Current optical communications schemes rely on a narrow 1.55 micron wavelength band of about 10 terahertz, a band in which optical signals can be well controlled and loss of signal/data is fairly low. But to open up optical networks to the high data load of the future, we need to open up the span of available wavelength. And using a novel quantum dot technology, researchers at the National Institute of Information and Communications Technology (NICT) in Japan have done exactly that, to the tune of a roughly tenfold increase.
They did so by creating a whole new process of quantum dot formation involving what’s called a “sandwiched sub-nano separator structure.” Conventionally, crystalline quantum dot structures are grown directly on a silicon surface, which leads to a somewhat uneven, disordered layer of dots. But by inserting an ultra-fine, sub-nanometer-thick separator structure in between the silicon and the quantum dots, the dots grow in a far more dense and ordered structure, leading to a layer of very high-quality, more uniform quantum dots.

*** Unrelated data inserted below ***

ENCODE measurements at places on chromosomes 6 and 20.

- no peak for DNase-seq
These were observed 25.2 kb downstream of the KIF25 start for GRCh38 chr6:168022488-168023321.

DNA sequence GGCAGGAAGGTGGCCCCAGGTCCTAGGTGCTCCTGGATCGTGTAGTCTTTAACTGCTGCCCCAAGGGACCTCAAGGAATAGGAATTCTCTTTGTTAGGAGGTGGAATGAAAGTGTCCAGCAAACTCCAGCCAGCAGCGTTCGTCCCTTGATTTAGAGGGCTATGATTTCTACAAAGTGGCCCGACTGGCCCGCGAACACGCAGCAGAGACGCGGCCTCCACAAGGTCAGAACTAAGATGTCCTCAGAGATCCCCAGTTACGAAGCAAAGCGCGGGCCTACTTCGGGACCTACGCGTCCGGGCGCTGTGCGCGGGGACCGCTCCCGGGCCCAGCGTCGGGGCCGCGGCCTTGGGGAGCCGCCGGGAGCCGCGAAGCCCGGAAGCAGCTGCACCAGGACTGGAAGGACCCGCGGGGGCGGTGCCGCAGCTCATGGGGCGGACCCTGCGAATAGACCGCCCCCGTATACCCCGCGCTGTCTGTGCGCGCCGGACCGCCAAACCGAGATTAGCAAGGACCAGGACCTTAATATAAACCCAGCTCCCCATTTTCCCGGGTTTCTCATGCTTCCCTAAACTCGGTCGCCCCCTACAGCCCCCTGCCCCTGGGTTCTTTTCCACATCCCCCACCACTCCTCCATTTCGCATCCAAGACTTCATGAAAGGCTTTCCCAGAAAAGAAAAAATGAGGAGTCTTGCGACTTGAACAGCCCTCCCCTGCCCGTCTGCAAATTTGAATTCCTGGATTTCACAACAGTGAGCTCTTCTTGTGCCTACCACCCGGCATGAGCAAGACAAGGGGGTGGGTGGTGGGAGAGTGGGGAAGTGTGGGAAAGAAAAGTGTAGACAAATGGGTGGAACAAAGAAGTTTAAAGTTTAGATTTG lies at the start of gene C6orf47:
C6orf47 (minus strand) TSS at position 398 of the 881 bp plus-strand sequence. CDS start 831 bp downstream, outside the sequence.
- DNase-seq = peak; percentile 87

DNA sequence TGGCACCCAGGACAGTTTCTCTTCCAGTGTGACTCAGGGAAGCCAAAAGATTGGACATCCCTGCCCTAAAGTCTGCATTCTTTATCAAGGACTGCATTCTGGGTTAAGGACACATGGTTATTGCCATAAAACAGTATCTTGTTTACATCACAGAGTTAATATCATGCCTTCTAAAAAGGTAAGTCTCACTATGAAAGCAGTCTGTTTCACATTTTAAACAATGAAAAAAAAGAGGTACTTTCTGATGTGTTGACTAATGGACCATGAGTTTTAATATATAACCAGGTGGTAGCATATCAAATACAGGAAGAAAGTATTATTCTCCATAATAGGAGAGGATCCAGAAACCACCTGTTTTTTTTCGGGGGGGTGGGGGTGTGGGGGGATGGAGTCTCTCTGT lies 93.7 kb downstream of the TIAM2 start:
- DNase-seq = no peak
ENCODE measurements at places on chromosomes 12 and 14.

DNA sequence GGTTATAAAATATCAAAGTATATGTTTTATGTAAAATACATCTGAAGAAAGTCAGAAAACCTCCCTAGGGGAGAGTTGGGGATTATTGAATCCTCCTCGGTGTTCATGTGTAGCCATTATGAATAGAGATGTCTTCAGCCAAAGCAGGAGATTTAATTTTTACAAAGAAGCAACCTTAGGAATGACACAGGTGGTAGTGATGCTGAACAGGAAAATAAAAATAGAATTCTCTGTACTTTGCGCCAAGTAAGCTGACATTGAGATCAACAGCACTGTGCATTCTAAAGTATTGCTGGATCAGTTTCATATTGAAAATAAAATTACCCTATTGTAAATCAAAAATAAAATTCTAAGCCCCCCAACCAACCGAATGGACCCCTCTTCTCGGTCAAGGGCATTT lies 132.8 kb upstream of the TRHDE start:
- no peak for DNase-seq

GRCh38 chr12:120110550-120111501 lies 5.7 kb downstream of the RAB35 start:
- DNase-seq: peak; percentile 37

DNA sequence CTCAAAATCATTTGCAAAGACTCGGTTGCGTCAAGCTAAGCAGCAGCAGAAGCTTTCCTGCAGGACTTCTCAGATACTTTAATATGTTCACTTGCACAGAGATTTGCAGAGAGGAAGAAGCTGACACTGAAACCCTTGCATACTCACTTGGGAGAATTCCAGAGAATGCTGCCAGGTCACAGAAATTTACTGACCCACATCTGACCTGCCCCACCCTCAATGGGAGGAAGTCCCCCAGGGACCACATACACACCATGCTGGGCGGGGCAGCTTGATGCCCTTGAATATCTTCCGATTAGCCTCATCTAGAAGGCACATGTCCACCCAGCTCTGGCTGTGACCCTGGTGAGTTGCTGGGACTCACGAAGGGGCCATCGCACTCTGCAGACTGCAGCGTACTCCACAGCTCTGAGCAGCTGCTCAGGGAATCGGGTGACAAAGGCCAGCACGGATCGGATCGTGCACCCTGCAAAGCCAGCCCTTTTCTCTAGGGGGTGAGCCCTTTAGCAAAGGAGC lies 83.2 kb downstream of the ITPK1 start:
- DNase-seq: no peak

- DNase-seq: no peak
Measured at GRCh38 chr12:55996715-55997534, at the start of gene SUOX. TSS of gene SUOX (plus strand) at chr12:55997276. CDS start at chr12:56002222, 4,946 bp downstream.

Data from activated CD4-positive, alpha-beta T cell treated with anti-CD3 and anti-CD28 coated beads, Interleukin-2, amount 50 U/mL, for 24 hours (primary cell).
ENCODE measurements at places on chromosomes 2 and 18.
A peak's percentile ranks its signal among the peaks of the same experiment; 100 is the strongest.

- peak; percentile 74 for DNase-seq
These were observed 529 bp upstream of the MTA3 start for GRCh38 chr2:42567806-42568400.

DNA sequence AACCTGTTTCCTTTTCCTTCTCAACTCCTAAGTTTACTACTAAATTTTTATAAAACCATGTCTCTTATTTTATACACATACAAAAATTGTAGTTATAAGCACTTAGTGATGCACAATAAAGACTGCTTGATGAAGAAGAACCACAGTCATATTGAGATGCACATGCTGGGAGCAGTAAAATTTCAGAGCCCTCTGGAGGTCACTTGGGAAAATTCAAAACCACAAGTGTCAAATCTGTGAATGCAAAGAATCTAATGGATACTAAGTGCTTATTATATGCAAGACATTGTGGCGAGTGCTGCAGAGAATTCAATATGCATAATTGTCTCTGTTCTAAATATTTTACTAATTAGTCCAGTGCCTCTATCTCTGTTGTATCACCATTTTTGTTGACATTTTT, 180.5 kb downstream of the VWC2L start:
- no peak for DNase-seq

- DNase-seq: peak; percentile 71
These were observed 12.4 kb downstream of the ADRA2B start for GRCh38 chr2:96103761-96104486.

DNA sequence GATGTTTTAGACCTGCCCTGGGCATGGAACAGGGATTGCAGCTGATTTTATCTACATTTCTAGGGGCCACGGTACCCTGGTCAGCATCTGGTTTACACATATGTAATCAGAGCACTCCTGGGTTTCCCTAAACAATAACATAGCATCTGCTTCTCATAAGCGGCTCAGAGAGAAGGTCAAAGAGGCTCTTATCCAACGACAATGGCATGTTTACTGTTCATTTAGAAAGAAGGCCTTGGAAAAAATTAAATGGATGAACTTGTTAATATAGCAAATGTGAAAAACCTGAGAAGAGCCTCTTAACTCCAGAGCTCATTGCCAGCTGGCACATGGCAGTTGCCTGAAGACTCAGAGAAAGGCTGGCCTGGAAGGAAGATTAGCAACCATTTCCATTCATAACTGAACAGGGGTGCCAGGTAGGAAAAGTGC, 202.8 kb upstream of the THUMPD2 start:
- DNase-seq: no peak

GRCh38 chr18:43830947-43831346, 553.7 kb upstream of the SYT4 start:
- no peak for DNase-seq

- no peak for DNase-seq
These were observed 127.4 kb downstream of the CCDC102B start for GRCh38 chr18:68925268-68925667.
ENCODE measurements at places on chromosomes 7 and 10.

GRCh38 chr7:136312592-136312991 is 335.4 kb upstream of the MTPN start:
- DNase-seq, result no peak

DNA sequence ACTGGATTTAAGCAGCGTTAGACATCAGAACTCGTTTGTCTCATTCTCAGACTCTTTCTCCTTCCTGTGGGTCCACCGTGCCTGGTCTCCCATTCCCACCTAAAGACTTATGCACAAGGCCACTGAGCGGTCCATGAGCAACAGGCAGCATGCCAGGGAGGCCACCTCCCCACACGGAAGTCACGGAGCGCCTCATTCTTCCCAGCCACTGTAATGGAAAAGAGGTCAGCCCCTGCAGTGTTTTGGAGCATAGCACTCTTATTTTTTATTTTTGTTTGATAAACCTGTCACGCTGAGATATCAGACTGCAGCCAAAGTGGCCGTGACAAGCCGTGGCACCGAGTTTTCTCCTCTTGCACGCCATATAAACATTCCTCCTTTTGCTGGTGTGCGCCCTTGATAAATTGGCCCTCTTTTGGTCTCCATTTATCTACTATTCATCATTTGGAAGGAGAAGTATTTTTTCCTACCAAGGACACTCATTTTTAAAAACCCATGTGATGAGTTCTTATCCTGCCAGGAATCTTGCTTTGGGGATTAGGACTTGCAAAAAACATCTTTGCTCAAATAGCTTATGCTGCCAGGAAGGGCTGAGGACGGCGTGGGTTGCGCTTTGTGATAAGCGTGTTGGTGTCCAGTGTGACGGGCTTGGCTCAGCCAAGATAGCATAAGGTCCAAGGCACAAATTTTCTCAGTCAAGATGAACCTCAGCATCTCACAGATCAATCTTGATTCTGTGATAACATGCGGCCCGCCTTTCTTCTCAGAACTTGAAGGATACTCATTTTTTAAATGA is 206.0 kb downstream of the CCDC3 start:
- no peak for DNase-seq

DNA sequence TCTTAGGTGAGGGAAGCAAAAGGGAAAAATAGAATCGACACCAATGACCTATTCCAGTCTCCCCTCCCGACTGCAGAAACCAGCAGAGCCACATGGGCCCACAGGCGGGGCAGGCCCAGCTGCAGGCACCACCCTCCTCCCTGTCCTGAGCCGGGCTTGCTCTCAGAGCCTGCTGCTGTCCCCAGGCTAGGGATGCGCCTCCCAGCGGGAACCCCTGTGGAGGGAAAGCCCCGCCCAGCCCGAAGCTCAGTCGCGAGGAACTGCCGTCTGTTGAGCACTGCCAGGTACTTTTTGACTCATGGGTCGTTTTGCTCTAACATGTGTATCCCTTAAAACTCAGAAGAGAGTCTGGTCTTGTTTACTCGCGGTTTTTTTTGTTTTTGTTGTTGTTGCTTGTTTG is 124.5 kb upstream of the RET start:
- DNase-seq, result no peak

The result is a quantum dot light source that is highly stable with a communications-worthy optical frequency band that covers about ten times the width of the current communications band. That opens up optical fiber networks to a lot more usable light, which in turn could speed optical communications and boost capacity. Moreover, the new wavelength band includes light that permeates skin, so there’s an interesting medical imaging aspect to this technology to explore as well. A more thorough visual explanation resides in the video below.